In Part One of this series, I introduced the concept of Theory of Mind (ToM) and why children with hearing loss are at risk to struggle with this particular aspect of cognitive development. Now, let’s dive in to what we can do to help build ToM abilities in children who are deaf or hard of hearing. We’ll start with my favorite thing to do in Auditory Verbal Therapy — read a book! Continue reading
So often in therapy, I feel that we (professionals) coach parents to use specific techniques (which is great!) and expect them to just do it because we said so (not so great!). This is not to say that therapists are being authoritative, or pushy, or bad in any way, but I do think that we generally tend to assume that if we say it, parents will do it — and the majority do. But why? Other than the rare parent who feels comfortable enough to challenge or question the professionals, I think parents take what we say at face value because there is an enormous power differential between parent and professional.
Therapists (hopefully!) spend a lot of time carefully planning goals and activities for each Auditory Verbal Therapy session, but professional planning is not enough. Parent coaching is the heart of AVT. It is not enough for you, the professional, to know what’s going on. Parents deserve this information, too! Below, I’ll detail a strategy I came up with called “PAW” that can help you structure your sessions for maximum engagement.
If you provide services to families in the home or via teletherapy, you have the advantage of helping them apply AV techniques to their natural environments in real time. But that’s not always possible. How can center-based clinicians or teachers make what they do with families “translate” once the families leave their clinic or school? How can we make center-based services realistic for parents?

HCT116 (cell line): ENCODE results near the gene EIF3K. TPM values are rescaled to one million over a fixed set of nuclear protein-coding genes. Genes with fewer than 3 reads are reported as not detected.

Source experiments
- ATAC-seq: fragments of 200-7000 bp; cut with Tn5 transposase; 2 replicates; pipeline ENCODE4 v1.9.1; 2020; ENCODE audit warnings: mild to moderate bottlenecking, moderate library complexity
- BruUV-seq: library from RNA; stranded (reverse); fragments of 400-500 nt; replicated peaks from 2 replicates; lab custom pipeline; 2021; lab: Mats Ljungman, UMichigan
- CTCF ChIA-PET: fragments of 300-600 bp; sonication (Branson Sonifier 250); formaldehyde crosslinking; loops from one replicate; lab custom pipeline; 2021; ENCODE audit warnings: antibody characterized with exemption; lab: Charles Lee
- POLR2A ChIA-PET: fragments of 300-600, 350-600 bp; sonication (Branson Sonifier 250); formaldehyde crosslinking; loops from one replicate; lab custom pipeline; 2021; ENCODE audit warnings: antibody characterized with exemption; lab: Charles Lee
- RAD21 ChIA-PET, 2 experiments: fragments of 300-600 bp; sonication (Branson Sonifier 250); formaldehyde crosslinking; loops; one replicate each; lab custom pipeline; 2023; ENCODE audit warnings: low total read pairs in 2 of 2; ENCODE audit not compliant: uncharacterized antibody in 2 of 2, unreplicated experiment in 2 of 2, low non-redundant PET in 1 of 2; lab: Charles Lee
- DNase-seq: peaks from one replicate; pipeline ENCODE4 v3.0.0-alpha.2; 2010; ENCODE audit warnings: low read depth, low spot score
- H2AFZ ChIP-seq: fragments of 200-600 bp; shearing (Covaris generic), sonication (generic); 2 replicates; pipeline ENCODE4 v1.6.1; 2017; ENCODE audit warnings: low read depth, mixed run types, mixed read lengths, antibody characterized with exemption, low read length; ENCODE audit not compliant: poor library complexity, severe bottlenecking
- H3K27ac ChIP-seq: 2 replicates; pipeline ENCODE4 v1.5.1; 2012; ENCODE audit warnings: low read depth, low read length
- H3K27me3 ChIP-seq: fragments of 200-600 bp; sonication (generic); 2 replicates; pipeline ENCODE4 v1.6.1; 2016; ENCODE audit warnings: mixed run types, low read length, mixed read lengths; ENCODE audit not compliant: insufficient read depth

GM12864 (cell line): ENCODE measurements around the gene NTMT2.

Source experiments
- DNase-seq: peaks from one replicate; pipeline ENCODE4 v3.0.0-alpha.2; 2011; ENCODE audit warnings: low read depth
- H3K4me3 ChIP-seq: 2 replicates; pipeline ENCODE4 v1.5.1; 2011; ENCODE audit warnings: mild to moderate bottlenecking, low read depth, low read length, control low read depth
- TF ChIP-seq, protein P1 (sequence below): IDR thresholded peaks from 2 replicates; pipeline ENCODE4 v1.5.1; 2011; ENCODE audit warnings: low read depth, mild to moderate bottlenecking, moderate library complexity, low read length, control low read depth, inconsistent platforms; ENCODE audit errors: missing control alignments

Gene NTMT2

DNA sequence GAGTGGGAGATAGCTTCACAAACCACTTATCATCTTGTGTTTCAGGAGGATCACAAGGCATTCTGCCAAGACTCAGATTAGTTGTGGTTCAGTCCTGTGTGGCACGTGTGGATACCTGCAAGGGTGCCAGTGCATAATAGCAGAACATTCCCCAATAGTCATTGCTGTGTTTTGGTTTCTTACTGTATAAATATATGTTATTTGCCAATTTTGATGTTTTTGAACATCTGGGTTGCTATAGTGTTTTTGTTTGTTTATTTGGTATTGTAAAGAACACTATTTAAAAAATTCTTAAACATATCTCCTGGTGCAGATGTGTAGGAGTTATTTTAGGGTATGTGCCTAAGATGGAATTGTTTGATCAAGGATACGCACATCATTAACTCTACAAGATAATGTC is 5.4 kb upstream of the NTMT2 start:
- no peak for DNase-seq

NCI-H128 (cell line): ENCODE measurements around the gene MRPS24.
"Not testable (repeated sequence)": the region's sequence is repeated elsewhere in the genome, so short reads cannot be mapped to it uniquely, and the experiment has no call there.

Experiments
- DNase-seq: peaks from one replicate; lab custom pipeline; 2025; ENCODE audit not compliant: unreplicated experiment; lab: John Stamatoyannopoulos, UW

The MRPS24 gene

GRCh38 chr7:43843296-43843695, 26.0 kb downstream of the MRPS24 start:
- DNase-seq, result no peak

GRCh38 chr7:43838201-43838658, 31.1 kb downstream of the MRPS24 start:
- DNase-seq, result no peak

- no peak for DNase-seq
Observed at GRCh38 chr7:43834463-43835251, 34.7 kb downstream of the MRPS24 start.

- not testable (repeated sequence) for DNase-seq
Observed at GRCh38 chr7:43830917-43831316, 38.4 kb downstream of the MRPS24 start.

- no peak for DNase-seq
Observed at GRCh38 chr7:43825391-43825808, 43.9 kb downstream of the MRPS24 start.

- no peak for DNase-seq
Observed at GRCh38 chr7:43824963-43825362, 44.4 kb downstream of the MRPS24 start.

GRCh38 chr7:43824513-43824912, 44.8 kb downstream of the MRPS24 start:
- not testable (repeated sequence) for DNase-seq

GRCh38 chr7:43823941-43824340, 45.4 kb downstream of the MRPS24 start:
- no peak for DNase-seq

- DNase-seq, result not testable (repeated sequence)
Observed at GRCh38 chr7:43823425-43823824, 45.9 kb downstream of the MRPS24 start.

When I coach other professionals, I tell them to work smarter, not harder! I like to pick just one book and make it work for ALL of the children I see in a week. My schedule is filled with listeners of all different ages, developmental levels, and needs, but with some creative thinking, you can take a classic story like Goldilocks and the Three Bears and find a gold mine of goals inside. Here are THIRTY ways to make the Three Bears work for (nearly) everyone on your caseload.
Nutritionists advise diners to think about building a “balanced plate” of proteins, carbohydrates, fruits, and vegetables for every meal. Eating too much of one thing isn’t good for your health! An Auditory Verbal session can be imagined in the same way. Too much focus on one type of goal or activity doesn’t help children achieve the well-rounded communicative competence that we want them to have. So, how do you build a balanced plate in an AV session?
Acoustic highlighting is a key strategy in Auditory Verbal Therapy. By changing the way that we present verbal information (for example, adding emphasis, repetition, or intonation), we can help children tune in to specific aspects of the signal, such as a new word or missed speech sound. There are many different ways to acoustically highlight, but don’t fall into the trap of thinking they’re all equally good in every situation. Just as you carefully choose colors to fill in a coloring page, be careful to choose the right highlighter for the job. Learning that acoustic highlighting exists is just step one. Here are some thoughts on how to take your highlighting skills to the next level!
In Auditory Verbal Therapy, we want children to learn to listen all the time, but we don’t want them to focus just on listening. We focus on audition, but we don’t focus only on audition. Listening is an important factor, but it’s not the only factor. So which is it — is AVT all about listening, or not?
See below for a recording of my May 2016 presentation for Cochlear and the Royal Institute for Deaf and Blind Children/Renwick Centre “Complex and Challenging Cases” [CC]